This story is by Desmond Dixon and was part of our 2018 Summer Writing Contest. You can find all the writing contest stories here.
This story is fiction but the Claude Tavern is real, the rules, the brass plaques, the grease spots on the walls and above the urinals from greasy hair is real and so is the fortune teller’s rat.
Willard was a single guy in the 1950’s who worked as a backhoe operator for Campeau Construction Company and spent his weekends swilling beer at the Claude Tavern.
On Saturday mornings he took his dog, Hubert, shopping, and Hubert would faithfully wait outside the hardware store, the grocery store, and the butcher shop and they’d go on their way to the next establishment. But when Willard went into the Claude Tavern, Hubert headed home as he knew he would be there for hours before Willard came staggering home.
On Friday afternoons, Willard stocked his refrigerator for the following week where he spent his evenings swilling at home. He lined up at The Beer Store with all the miners getting off shift, watching with envy as they staggered out under their heavy load of three cases of “Two-Four” bottles of Silver Foam Beer, for what was known as ” A Sudbury Miner’s Weekend.”
# Northern Ontario’ famous Country Singer Stompin’ Tom Connors composed the song about a Sudbury Weekend in his song “ Sudbury Saturday Night” and made the rounds of all the taverns singin’ the song while stompin’ one foot on a wooden breadboard that became his trademark. The song became a big hit in Canada and he turned into a national celebrity and a legend. He even got The Governor-General’s Award for his contribution to the musical history of Canada.
The Governor General’s Award it should have also gone to The Claude Tavern. The building stood on the dividing line o the French-Canadian settlement called Frenchtown and the English sector of Sudbury. When you entered the tavern you’d have to stand there for a while to get used to clouds of cigarette smoke, the dimly lit room, and the din of noise from scraping chairs on the terrazzo floor, the clinking and smashing beer glasses and the shouting from patrons.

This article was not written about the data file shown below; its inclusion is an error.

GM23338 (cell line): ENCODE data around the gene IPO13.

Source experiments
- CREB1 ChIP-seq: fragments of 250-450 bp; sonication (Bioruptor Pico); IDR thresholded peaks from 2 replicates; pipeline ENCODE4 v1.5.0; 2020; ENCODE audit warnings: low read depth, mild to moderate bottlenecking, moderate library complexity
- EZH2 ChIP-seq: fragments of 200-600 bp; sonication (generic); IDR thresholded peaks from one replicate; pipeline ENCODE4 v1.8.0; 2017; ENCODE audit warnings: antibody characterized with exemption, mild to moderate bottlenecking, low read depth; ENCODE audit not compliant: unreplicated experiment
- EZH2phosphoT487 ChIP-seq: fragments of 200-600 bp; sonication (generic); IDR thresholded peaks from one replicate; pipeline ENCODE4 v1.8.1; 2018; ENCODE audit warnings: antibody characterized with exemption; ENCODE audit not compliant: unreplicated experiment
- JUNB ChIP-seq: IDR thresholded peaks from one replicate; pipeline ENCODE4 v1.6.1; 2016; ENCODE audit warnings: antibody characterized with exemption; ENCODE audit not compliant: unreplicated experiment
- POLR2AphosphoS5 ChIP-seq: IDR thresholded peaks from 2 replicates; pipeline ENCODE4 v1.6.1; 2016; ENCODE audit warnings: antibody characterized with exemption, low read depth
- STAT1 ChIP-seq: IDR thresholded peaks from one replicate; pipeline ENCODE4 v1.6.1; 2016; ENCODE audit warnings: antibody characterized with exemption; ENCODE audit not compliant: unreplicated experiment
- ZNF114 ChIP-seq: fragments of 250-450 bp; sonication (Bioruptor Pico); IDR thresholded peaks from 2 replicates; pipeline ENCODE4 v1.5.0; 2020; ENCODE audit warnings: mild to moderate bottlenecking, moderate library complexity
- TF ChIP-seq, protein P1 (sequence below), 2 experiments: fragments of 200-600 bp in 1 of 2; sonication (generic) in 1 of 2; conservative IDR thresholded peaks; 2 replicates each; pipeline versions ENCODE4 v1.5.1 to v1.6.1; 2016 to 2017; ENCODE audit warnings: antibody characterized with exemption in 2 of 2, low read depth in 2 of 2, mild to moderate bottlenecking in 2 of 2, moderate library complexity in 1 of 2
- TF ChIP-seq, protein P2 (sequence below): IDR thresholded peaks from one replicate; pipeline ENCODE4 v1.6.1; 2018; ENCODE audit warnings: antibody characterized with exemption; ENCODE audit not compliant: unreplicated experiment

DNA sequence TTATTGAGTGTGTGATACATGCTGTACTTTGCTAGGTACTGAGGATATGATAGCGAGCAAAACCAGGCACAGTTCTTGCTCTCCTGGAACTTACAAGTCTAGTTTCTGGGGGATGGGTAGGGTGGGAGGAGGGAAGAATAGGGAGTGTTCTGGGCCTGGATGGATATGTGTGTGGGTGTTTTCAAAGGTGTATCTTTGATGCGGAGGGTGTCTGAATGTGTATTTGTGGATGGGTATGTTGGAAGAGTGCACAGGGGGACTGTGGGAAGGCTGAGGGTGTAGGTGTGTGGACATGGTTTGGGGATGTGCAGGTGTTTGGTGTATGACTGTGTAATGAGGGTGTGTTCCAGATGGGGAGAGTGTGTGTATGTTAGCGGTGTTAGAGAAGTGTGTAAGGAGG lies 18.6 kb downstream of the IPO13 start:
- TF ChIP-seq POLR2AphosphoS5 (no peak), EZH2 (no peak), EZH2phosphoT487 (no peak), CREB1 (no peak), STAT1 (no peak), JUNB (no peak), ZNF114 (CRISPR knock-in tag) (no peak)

The guys of the Claude, both young and old, got together every Saturday night to watch Hockey Night in Canada and wait for the voice of Foster Hewitt shouting “He Shoots He Scores” The place would go wild with excitement. The French Canadians particularly liked to watch Maurice, “The Rocket” Richard” and the English rooted for Detroit’s Saskatchewan product Gordie Howe. They were both close to getting the all-time record of 50 goals for a season. There was a great rivalry between the French-Canadians and the English about who was the best super-star and fights would occasionally break out when the fans had too much to drink. The waiters were also proficient bouncers and would grab the offenders and toss them out into the street.
The Claude tavern had its old timers who were revered and brass plaques adorned the backs of their chairs. They were given the honored position of having their chairs placed along the wall and spent many years tipping their thrones back and resting their heads against the wall. This left a greasy black stain attesting to the many years they spent in the tavern. If one of the honored members of the brass plaque died his chair was declared holy ground to be left vacant forever against the wall. Every drunken overloaded patron added to the oily spot above the urinals when his unsteady wobbling legs were steadied by pressing his forehead against the wall while peeing.